Dale Johnson: That’s great. Now, as I mentioned earlier, as the season starts to change, our house starts to look different. We start to do even some pattern things differently, sometimes our family worship changes in direction and scope and the things that we talk about. What are some of the things that you guys do in preparing your hearts in this season of advent to think about the coming of the Lord? 

Keith Palmer: We think about decoration and devotion. In terms of decoration, like a lot of people, there are decorations that go up. We are big fans of the lawn nativity—like the old-school, 1985, plastic blow-mold. I had to find them on eBay because they don’t make them anymore. We just put that out as a witness to what Christmas is really about. And we do something similar for Resurrection Sunday. We have an Easter cross that’s covered with flowers, which was a tradition that my church growing up did. It’s just one way as people drive by, hopefully they stop and they think and it promotes conversations. The lawn nativity is great. I think this year we’re working on how we’re going to make the most supernaturally looking star, but there’s always a technological piece that we’re trying to work on.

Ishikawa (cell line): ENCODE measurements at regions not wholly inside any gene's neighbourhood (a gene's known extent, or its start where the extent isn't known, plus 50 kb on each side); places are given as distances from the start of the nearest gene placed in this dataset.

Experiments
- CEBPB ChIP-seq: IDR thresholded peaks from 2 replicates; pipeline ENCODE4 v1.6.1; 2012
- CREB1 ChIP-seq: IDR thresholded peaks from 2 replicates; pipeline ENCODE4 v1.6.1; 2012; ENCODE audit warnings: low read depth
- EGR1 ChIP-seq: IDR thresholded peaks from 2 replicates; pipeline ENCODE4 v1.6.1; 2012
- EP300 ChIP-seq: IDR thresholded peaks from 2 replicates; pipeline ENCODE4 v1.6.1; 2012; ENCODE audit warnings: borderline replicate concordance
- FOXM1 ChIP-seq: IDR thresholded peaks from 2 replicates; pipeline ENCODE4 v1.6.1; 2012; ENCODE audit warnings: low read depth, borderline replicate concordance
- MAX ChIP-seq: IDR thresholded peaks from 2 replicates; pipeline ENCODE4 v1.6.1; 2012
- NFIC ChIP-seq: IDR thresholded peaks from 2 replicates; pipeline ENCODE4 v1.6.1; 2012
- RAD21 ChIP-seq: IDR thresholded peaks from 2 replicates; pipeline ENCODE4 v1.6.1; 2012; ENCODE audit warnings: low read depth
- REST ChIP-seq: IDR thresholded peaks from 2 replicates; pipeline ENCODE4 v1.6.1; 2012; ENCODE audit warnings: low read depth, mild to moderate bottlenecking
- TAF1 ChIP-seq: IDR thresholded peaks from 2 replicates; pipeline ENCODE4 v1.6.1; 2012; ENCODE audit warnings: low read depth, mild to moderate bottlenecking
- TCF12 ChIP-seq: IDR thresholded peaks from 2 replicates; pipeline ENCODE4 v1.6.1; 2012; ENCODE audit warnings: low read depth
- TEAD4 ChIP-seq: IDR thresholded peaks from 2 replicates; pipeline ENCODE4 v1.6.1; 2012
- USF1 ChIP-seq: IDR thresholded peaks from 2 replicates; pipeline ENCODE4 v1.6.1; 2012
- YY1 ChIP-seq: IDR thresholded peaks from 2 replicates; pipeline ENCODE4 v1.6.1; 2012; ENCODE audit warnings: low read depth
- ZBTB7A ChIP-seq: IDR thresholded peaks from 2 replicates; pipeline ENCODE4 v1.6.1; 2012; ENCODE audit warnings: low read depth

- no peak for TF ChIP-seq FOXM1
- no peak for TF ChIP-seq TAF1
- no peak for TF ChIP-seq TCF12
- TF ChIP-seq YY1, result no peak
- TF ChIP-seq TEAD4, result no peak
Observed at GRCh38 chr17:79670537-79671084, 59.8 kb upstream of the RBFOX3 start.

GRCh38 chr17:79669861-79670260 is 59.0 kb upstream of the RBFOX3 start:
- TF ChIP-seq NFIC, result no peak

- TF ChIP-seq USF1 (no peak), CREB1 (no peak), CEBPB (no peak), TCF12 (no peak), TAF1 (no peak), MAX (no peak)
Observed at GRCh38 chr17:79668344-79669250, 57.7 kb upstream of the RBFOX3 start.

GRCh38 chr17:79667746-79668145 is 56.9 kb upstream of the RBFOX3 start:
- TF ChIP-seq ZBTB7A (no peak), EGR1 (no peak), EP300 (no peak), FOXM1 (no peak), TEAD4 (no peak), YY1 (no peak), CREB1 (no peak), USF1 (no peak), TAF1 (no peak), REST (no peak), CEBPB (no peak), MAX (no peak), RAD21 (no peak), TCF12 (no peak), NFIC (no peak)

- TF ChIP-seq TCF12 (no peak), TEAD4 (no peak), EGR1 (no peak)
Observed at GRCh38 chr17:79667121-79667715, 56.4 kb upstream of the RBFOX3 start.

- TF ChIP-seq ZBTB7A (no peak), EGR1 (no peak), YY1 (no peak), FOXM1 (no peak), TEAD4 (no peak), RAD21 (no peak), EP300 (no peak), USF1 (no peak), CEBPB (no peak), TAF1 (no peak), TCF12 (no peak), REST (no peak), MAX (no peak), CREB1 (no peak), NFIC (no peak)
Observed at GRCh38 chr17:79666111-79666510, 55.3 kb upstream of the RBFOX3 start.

Then when we go inside we do an advent wreath. I grew up in the Lutheran Church where the advent wreath was a big part of our tradition in terms of how we celebrate the incarnation. We have a little advent wreath. For those who don’t know what that is, it’s a wreath that typically sits on a dining room table. It has four candles on it and each of those candles represents a theme in the Christmas story. Starting in December, you light one of those candles, one each week successively until all of them are lit, and the Christ Candle is the last one. Our church does that too, there are advent readings that we do. We set aside our family worship from whatever we’re doing to focus particularly on texts that tell the Christmas story as well as the theological texts behind that would talk about the incarnation (Philippians 2 for example).

When our kids were little we had an advent calendar, which is this little cardboard cutouts, and when you build the manger scene up on the mantle. I’ve got two teenagers now and they still love the cardboard cutouts. I mean, they’re all about that. It’s like the flannel board. It’s just timeless. It does not get out-dated. We do that, but special times of family worship and remembering what this is all about.

My kids, if they were here, they would probably say, “Dad, you say this every year,” but we don’t ever want to waste another Christmas. We don’t ever want to waste another Resurrection Sunday or Good Friday. Every year I’m thinking, “What can we do different so this doesn’t become routine or boring?” What’s neat is that as our kids have gotten older, they participate, they lead the devotion, they talk about what the text means. That’s some of the ways that’s grown up over the years.